On the holiday to give thanks, 20-year-old Marcela got a cancer diagnosis
It was the day before Thanksgiving in 2016, and 20-year-old Marcela Nodal could not shake an intense migraine. A pre-med student, she finally relented and went to the emergency department at Advocate Christ Medical Center in Oak Lawn, Ill. After trying a few treatments to no avail, the doctors kept her overnight for additional testing.
On Thanksgiving Day, Marcela learned she had cancer. More specifically, acute lymphoblastic leukemia (ALL), a type of aggressive cancer of the blood and bone marrow that creates immature blood cells rather than mature ones.
With only three weeks left in the fall semester, instead of studying for finals and preparing for a much-needed winter break, Marcela was immediately transferred to Advocate Lutheran General Hospital in Park Ridge, lll. She was admitted to the oncology floor under the care of hematologist/oncologist Dr. Angel Galvez, a physician who specializes in cancers of the blood, for what would be months of treatment, both in and out of the hospital.
“The initial assessment for Marcela included genetic studies from her bone marrow (called a bone marrow aspiration) to gauge the probability of achieving cure with standard conventional chemotherapy for ALL,” said Dr. Galvez. “Unfortunately, Marcela was found to be “Philadelphia chromosome positive”, which is a form of ALL especially aggressive and very difficult to be cured with chemotherapy alone.”
Dr. Galvez recommended a bone marrow transplant as part of her customized treatment plan and referred her to Dr. Tulio E. Rodriguez, the medical director of Lutheran General’s Blue Distinction Center for Bone Marrow Transplants.
“Marcela was an excellent candidate for bone marrow transplant. She was young with a strong heart and healthy lungs,” said Dr. Rodriguez. “Marcela also benefitted from a perfectly matched sibling donor, a positive attitude and strong family support. I knew she would not be going through her transplant alone. Her family, friends and the transplant team at Advocate Lutheran would be by her side every step of the way.”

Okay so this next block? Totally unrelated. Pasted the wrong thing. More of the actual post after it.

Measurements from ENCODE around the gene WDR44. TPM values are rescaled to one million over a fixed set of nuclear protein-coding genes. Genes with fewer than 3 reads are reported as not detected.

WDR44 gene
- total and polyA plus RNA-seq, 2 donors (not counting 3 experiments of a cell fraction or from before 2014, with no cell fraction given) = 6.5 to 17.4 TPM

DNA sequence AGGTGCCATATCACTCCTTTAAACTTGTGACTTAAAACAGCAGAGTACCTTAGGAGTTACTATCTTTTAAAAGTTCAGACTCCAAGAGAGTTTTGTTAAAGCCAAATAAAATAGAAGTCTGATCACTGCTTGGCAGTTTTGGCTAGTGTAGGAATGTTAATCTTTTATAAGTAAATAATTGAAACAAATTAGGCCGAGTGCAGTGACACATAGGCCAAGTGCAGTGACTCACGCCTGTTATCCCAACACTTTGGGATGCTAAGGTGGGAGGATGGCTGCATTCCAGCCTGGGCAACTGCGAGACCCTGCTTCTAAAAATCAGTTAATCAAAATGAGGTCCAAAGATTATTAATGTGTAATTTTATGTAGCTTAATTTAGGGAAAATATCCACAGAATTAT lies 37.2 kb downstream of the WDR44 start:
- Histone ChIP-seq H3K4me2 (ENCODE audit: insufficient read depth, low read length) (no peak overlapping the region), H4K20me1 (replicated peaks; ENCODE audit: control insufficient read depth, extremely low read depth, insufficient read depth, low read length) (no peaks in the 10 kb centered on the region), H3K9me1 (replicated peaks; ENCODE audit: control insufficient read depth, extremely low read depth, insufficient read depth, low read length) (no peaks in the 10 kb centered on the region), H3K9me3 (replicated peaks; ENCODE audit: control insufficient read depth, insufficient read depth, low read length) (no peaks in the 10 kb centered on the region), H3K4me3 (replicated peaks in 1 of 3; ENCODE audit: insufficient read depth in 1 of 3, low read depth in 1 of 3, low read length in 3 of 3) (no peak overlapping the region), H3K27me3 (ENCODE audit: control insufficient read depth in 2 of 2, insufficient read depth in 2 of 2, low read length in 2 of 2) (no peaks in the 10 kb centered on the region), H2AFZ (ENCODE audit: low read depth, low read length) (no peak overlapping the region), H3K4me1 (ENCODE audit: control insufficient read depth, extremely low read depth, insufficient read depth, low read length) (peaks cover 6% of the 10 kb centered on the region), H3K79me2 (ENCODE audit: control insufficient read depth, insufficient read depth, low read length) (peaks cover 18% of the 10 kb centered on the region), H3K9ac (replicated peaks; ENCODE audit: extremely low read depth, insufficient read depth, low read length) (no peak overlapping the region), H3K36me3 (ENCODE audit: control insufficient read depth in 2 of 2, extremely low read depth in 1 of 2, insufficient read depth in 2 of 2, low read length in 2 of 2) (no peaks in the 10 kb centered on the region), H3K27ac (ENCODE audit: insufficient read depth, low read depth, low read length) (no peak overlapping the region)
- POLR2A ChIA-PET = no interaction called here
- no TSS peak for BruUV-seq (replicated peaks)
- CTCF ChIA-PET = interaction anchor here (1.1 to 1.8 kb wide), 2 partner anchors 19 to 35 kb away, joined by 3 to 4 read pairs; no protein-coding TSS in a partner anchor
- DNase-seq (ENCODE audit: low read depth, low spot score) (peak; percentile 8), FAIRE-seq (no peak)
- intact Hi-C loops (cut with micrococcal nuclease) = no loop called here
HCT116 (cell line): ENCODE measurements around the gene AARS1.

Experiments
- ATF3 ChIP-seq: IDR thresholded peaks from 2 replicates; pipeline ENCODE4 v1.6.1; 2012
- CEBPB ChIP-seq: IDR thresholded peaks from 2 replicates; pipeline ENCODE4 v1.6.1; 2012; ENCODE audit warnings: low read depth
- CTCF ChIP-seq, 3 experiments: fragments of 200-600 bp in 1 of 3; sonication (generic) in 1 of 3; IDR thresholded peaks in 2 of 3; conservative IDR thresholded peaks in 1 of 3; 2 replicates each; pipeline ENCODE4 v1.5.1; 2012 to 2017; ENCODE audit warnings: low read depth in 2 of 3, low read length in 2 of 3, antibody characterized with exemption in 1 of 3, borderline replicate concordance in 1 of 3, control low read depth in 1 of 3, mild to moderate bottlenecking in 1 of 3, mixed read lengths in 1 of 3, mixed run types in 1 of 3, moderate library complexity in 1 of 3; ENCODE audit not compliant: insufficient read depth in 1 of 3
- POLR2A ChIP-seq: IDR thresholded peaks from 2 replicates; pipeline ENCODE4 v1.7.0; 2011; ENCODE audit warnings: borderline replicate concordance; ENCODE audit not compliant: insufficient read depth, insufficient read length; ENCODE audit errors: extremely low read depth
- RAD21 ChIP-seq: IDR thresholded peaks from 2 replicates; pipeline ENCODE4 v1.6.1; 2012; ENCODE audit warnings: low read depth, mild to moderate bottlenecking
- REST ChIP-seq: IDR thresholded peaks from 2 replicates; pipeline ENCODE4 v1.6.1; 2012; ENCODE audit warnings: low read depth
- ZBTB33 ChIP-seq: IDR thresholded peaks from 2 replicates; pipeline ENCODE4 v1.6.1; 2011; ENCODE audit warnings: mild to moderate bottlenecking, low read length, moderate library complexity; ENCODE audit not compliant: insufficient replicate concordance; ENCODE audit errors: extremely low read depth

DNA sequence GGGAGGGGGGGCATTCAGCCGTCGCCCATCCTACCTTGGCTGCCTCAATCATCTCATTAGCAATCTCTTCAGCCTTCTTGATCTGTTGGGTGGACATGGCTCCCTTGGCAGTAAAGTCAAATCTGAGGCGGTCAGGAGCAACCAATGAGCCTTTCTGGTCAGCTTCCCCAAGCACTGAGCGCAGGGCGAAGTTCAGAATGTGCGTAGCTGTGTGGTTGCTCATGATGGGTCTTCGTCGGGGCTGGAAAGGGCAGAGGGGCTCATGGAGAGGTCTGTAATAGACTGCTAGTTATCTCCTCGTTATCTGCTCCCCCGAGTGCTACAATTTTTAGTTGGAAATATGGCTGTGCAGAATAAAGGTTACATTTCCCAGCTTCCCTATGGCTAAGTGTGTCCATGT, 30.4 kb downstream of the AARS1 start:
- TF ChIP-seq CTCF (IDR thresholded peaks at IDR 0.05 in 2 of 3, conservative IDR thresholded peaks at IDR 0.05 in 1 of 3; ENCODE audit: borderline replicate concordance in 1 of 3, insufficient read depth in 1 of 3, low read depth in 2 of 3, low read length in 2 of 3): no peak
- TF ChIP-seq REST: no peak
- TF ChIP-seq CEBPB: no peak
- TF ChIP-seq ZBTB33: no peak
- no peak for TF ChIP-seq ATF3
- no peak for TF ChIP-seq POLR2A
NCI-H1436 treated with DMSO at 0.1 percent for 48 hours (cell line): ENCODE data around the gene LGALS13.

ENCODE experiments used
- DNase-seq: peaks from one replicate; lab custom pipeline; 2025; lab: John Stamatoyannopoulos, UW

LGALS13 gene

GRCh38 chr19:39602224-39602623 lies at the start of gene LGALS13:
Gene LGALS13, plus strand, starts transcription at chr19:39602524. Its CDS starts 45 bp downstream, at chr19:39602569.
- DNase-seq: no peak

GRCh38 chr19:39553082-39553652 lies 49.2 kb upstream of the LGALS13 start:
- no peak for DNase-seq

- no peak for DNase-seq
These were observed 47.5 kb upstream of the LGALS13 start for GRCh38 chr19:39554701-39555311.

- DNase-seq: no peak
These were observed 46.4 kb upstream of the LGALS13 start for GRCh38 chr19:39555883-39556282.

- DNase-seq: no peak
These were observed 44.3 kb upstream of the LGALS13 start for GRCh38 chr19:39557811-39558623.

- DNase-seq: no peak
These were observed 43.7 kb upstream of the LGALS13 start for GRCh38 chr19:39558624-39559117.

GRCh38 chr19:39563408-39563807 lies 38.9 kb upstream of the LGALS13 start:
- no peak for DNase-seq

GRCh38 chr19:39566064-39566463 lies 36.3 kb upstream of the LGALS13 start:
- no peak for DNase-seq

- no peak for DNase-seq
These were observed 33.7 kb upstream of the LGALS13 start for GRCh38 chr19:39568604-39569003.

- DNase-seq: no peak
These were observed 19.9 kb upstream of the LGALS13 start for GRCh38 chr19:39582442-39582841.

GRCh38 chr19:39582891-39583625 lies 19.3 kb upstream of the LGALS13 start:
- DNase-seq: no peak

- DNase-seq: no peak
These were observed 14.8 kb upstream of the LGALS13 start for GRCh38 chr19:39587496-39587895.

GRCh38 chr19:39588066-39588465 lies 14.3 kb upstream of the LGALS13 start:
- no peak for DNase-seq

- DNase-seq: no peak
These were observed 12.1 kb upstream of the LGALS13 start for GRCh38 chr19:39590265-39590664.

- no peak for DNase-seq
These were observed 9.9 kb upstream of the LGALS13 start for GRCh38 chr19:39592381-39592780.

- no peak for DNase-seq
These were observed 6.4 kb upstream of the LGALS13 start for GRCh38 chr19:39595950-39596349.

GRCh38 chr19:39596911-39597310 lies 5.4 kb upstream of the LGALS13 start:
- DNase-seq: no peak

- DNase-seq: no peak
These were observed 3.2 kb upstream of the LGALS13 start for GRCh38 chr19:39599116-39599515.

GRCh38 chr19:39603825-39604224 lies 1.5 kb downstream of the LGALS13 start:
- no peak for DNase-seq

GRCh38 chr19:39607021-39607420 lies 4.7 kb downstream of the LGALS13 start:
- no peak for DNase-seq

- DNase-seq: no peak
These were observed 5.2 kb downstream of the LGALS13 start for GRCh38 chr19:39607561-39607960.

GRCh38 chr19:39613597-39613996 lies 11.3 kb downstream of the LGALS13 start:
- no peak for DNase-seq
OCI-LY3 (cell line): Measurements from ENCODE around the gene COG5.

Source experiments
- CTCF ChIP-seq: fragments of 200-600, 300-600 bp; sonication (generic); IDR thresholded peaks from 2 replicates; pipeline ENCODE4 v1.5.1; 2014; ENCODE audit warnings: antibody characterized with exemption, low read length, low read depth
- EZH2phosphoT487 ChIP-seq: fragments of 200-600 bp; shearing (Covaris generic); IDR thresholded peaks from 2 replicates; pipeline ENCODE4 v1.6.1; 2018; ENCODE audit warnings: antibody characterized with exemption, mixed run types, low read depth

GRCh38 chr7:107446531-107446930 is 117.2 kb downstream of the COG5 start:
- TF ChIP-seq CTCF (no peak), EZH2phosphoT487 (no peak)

Marcela is part of a tight-knit family that includes her parents, Mercedes and Silverio, and two younger brothers, Bruno and Carlo. While both brothers were a match, Dr. Tulio advised that her youngest brother, Carlo, then age 15, provide the cells due to his physical fitness and eagerness to help. “Transplants using younger donors are safer and may lead to better outcomes and less risk for complications,” stated Dr. Rodriguez.
“I was concerned that donating bone marrow would be a painful process for Carlo, but once we found out that it was a relatively simple procedure on his end, I was okay with it,” said Marcela.
On March 28, 2017, Marcela received the transfusion and then went through a 100-day remission process that really took its toll. “It was difficult. I was nauseous and could not eat, so they put me on Ensure, a high-calorie protein shake. I had trouble walking and even standing on my own because I was so weak and I could not do much of anything. I did not recognize this weak body that I had once relied on. And I was on so much medication with different side effects; one even made me hallucinate things that were not really there.”
On July 4, 2017, Marcela learned that her cancer was in remission. She and her family celebrated and she is now working on rebuilding her life that was put on hold during treatment.
“I get to go outside again, which was discouraged during treatment to help prevent infections,” says Marcela. “I listen to my body now and make a choice daily to treat it better with organic foods, juices, tea and I try to avoid sugar.”
“But my life has completely changed,” she says. “During something like this, you learn who comprises your real support system. I realized just how important family really is, and you also learn who your truest and closest friends are.”
“I was adamant before about becoming a physician, but after spending so much time in and out of the hospital, I wanted my career to be away from them,” Marcela jokes. Fluent in English and Spanish, and learning French, Marcela decided to switch her major to international business.
“I’ve basically had to start over with college because required classes for a business major differ so much from pre-med, but after beating cancer, it doesn’t really matter when I graduate, just that I do.”
Marcela’s next step is to get back to the gym to make her body stronger. Should she need support with that, she won’t have to look much further than her athletic younger brother who donated his bone marrow to save her life. “Yes, he doesn’t hesitate to remind me that he is my hero,” Marcela says with a smile.
About the Author
Kate Eller was a regional director of public affairs and marketing operations for Advocate Health Care. She enjoys road trips, dogs, minimalism, yoga, hiking, and “urban hiking.”